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Post-Spring Break Advice for Property Managers

By Jacob Lundquist

Now that Spring Break is over, spring has officially started, and the local life is bustling again, we need effective strategies for dealing with these new developments. Spring is always a time of high allergens, warming weather, and growth, and your properties must be equipped with the tools to guarantee comfort in these changing months.

Post-Spring Break Tips for Property Managers:

  1. Complete maintenance. Though you should always be doing efficient and accurate maintenance, preventative strategies are more important than ever. High pollen counts will make your residents go inside; however, their rooms will stop being a safe haven when they no longer protect against the outside. Therefore, begin preventative care by replacing all A/C filters more frequently, and check your HVAC system more generally.
  2. Test alarms. This should include fire alarms and Carbon Monoxide monitors. See to it that these devices are working properly, and reach out to your residents to report any related problems. Spring cleaning is a wonderful method, even for property managers!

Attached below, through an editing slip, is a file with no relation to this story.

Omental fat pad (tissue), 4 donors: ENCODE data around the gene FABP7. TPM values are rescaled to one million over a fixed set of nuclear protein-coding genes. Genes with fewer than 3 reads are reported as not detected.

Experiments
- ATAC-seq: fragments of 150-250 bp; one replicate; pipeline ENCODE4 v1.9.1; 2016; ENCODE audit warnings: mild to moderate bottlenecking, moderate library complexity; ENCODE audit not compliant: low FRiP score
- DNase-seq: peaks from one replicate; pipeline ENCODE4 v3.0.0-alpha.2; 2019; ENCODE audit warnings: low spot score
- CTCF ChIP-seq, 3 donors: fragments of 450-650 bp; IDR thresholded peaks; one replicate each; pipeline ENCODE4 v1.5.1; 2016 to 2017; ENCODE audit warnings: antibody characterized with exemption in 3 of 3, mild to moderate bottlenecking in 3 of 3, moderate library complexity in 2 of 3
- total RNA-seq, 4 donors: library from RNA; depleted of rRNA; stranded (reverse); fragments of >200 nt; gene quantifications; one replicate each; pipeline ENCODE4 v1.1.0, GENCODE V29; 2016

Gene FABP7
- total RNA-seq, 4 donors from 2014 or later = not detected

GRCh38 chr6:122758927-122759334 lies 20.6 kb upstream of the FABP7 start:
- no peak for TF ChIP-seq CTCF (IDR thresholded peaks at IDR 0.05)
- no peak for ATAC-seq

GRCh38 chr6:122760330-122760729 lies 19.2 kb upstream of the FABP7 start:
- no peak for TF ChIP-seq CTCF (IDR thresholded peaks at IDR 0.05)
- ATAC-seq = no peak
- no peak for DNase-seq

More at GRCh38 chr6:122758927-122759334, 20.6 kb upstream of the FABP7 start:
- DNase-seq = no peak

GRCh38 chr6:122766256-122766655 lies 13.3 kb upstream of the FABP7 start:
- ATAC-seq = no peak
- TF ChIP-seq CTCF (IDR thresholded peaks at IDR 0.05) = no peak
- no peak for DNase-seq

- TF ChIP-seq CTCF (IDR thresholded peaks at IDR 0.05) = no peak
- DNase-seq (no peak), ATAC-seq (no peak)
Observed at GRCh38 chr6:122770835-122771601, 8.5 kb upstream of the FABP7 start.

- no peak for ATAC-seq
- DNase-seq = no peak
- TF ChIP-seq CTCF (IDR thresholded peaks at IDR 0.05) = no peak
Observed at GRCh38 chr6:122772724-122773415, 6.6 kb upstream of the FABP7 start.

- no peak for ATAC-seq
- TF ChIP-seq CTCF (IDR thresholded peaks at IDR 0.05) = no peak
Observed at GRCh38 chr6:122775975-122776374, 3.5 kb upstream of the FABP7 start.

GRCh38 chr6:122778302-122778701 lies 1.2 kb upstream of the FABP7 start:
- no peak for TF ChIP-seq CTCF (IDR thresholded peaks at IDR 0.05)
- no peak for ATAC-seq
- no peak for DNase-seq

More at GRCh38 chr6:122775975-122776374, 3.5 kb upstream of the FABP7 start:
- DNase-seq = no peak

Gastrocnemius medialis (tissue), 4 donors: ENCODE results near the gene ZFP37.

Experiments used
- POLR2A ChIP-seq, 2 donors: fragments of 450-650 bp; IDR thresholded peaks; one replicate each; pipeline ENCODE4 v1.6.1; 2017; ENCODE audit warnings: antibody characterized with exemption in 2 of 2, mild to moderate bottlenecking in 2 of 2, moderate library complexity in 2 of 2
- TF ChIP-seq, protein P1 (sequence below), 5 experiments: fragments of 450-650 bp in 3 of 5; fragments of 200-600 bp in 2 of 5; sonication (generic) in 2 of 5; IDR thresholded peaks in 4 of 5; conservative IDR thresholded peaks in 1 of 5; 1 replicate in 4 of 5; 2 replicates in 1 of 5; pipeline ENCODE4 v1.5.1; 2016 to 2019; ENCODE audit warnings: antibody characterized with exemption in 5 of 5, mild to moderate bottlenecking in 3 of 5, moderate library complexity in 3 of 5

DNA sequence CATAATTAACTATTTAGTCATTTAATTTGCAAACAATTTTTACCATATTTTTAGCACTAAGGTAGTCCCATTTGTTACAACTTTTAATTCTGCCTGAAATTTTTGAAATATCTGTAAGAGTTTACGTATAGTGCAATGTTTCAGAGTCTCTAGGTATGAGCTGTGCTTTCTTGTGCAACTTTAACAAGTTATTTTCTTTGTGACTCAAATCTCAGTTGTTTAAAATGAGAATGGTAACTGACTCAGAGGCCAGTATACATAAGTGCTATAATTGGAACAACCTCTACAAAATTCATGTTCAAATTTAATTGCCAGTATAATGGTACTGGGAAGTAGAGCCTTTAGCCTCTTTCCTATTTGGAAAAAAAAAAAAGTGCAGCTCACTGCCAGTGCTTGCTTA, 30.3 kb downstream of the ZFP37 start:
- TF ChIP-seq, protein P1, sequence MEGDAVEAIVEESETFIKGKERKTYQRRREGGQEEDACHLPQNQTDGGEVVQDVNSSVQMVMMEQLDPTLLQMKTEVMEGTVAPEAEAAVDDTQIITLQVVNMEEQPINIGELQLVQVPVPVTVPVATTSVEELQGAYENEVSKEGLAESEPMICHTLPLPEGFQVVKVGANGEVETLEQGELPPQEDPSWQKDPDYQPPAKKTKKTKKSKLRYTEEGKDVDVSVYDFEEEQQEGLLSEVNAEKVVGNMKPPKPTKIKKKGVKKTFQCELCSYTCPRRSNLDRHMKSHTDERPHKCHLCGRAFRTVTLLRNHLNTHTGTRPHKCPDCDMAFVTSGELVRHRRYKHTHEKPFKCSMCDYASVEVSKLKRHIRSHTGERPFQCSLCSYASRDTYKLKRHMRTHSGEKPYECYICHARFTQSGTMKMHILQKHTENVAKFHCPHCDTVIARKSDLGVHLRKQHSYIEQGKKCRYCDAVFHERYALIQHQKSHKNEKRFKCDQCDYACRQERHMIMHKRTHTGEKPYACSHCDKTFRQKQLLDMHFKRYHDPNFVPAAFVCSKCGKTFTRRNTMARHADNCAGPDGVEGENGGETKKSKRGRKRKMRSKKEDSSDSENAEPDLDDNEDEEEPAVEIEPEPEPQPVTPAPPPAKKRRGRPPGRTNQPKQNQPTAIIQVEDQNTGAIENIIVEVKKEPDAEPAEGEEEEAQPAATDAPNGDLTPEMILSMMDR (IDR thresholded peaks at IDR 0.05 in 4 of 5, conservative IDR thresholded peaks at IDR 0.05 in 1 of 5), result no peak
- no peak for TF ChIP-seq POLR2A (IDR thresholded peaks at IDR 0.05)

3. Perform inspections. Routine inspections are perhaps the best safeguard against potential harms and liabilities, and can ensure that your properties are being effectively managed and taken care of. By dropping in, you can often prevent expensive maintenance costs in the future. Protect yourself from hugely expensive renovations by beginning them now.
  4. Prepare for move-ins. Though it is a few months out, turn season is quickly approaching. Begin by getting your filing system in order, making lists of all tenants going in and coming out, and coordinating across your team. Starting early and strong can assure a positive and low-stress move-in season. Follow these steps to reduce and prepare for resident turnover and educate your residents about the benefits of renewing their lease.
  5. Outdoor cleaning should start with trimming and managing the plants on your property. Cut back tree limbs and shrubs that too closely approach the building in order to manage fire hazards and potential ventilation problems. Similarly, check that the roof is unharmed by falling branches and the like, and schedule repairs if needed.

Spring is the best time to check your property’s lasting power and reduce long-term costs. Reach out to residents and begin cleaning and preventative care as soon as possible.

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